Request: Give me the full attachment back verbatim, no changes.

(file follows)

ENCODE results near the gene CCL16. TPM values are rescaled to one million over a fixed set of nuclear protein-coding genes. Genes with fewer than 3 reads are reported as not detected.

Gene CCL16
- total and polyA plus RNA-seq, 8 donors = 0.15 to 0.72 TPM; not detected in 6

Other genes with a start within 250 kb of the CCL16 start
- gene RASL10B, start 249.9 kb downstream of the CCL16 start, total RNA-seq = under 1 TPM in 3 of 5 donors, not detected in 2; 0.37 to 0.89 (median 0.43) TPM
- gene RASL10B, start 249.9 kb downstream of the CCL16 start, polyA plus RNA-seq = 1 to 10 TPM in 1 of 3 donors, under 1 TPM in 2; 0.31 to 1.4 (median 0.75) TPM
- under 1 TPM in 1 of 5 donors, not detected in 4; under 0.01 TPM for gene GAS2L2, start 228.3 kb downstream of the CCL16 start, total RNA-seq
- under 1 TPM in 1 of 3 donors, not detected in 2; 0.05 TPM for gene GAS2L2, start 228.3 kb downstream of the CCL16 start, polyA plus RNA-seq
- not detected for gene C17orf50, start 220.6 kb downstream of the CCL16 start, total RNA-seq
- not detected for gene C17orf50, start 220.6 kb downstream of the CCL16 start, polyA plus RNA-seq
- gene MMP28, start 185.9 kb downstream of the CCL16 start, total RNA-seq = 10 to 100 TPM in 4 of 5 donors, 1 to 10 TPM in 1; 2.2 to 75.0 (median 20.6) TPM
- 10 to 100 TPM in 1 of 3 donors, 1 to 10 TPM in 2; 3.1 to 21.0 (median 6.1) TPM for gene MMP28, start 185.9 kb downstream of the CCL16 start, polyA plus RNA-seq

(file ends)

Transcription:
ENCODE results near the gene CCL16. TPM values are rescaled to one million over a fixed set of nuclear protein-coding genes. Genes with fewer than 3 reads are reported as not detected.

Gene CCL16
- total and polyA plus RNA-seq, 8 donors = 0.15 to 0.72 TPM; not detected in 6

Other genes with a start within 250 kb of the CCL16 start
- gene RASL10B, start 249.9 kb downstream of the CCL16 start, total RNA-seq = under 1 TPM in 3 of 5 donors, not detected in 2; 0.37 to 0.89 (median 0.43) TPM
- gene RASL10B, start 249.9 kb downstream of the CCL16 start, polyA plus RNA-seq = 1 to 10 TPM in 1 of 3 donors, under 1 TPM in 2; 0.31 to 1.4 (median 0.75) TPM
- under 1 TPM in 1 of 5 donors, not detected in 4; under 0.01 TPM for gene GAS2L2, start 228.3 kb downstream of the CCL16 start, total RNA-seq
- under 1 TPM in 1 of 3 donors, not detected in 2; 0.05 TPM for gene GAS2L2, start 228.3 kb downstream of the CCL16 start, polyA plus RNA-seq
- not detected for gene C17orf50, start 220.6 kb downstream of the CCL16 start, total RNA-seq
- not detected for gene C17orf50, start 220.6 kb downstream of the CCL16 start, polyA plus RNA-seq
- gene MMP28, start 185.9 kb downstream of the CCL16 start, total RNA-seq = 10 to 100 TPM in 4 of 5 donors, 1 to 10 TPM in 1; 2.2 to 75.0 (median 20.6) TPM
- 10 to 100 TPM in 1 of 3 donors, 1 to 10 TPM in 2; 3.1 to 21.0 (median 6.1) TPM for gene MMP28, start 185.9 kb downstream of the CCL16 start, polyA plus RNA-seq